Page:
Ryan and I are RICH in friendships. It's something we value and cultivate with intentionality. With that being said.... we have been in a combined 20 weddings. Yep. That's a lot of dresses and ties. What a blessing to have so many trust us to stand for their covenant! We are honored. We also, are here to help you if you are going to be a soon groomsmen or bridesmaid. Here's some tips on how to be the best groomsman/bridesmaid ever. (*I couldn't find every picture of every wedding but here is a good preview of the friendships we are blessed with!)
1. It's not about you.
I've learned not to assume, so let me just state it up front. This wedding is not about you. If you were chosen to stand in someone's wedding, you need to be the biggest cheerleader and encourager in the world to that friend of yours.
So the dress the bride picked isn't your style- it doesn't matter, she loves it which means you love it. Buy it, wear it, don't say a word. She probably went through hundreds of dresses or color options to decide on that.
Maybe you hate golf, but the groom wants to play for his Bachelor party. Its one day and this friend is worth some inconvenience.
Add peace and encouragement, not drama and stress.
2. Buy your attire ASAP.
The second your bride/groom tells you the dress, colors, shoes, jewelry, tux, tie, or suspenders ... BUY it! Again (you'll hear me say it a lot) your job is to bring peace to your bride/groom. These are example texts that you don't want to have to send the week of the wedding :
"I just checked and they are out of stock of the suit you picked"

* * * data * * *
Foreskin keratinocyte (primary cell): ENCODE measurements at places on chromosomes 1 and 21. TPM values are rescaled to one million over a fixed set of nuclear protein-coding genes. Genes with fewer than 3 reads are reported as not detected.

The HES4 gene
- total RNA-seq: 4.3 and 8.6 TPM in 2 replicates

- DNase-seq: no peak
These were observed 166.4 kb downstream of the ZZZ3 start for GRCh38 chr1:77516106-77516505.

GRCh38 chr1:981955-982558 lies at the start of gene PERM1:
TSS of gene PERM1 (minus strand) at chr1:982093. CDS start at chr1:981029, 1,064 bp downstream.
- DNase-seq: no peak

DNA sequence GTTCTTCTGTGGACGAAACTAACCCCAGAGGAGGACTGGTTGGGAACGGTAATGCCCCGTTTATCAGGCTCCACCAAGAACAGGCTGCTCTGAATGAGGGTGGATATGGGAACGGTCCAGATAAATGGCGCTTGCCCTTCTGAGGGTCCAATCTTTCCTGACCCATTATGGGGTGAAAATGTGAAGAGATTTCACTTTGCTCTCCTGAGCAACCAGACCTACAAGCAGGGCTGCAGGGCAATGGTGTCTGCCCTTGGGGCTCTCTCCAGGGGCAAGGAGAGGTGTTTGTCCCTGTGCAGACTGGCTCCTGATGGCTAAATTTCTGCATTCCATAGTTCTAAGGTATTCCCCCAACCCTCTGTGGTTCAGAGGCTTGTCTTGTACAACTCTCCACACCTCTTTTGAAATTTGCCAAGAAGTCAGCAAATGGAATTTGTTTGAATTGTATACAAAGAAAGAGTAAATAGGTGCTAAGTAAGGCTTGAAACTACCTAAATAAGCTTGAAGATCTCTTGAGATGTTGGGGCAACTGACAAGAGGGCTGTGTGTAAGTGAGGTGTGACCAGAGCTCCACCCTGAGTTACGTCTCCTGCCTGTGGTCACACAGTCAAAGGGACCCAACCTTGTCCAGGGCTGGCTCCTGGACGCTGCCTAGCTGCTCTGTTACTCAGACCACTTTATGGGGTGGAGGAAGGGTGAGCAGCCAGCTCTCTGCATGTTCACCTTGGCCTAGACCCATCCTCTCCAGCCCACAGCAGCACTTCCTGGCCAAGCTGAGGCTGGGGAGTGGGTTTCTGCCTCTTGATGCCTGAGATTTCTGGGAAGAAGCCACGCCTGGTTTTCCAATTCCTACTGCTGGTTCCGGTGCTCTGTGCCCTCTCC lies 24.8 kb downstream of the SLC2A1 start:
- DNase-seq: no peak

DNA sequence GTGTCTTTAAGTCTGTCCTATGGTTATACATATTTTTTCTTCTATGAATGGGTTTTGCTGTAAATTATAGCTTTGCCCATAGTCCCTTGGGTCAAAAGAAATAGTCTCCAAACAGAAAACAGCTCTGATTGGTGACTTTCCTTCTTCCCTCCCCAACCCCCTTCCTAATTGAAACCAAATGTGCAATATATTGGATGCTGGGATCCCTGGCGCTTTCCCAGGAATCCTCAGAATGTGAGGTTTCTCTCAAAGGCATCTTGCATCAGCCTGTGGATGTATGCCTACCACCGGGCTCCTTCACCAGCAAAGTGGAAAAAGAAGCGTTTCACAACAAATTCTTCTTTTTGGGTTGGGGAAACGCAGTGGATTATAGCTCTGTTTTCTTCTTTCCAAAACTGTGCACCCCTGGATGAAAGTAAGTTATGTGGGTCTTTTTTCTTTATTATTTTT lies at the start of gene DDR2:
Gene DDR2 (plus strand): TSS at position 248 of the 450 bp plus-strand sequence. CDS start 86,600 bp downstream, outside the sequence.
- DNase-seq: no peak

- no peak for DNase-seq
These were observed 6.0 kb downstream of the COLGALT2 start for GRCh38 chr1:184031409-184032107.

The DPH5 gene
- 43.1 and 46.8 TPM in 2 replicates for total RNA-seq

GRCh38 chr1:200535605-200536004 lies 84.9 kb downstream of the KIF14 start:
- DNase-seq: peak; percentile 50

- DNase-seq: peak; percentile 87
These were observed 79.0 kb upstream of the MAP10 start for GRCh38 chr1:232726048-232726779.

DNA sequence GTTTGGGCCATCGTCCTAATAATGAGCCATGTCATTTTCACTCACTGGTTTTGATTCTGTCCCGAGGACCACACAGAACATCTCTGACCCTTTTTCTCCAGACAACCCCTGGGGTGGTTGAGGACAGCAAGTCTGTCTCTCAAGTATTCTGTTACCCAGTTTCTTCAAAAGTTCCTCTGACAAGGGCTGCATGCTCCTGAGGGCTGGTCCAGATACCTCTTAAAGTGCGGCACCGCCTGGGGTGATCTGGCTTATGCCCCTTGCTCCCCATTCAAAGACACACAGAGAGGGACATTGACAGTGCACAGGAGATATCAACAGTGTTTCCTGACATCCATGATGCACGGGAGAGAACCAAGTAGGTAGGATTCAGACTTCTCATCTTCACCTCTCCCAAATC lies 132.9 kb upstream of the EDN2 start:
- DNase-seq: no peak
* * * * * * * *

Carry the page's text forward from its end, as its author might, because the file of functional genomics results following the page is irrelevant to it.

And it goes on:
"What are we suppose to wear again?"
"I just checked tracking and my dress won't be here in time. I'm SO sorry. What do you want me to do?"
People... don't be those people. Rearrange your budget and make it work. You never know if there will be a delay in shipping, the sizing will come in and you'll need to get alterations, or stock will run out.
3. Arrive early.
In similar to the point above, do your best to arrive early. To the rehearsal, the day of, and any other events. The morning of the wedding isn't the time to try to squeeze in that starbucks trip if you are running late. (See point 1).
4. Know your Bride/Groom and cater to their personality.
Through the years, I've found this to be especially helpful in making your friends day so special. Let me explain. If your groom is a loud extrovert who loves a good time, make a fun playlist and bring a speaker, buy the flamboyant matching trucker hats, go down memory lane and laugh a lot. If your bride is more introverted and private, give her a note at the rehearsal, that she can read the night before the wedding in quiet, take the bridesmaids outside for a few minutes to give her some alone time before she walks down the aisle, and for goodness sake, don't make her wear the flashing bride crown if she really doesn't like things like that. You are celebrating them, and leaning into their personality can really help in making their day extra special.
5. Be the "bad guy" if need be.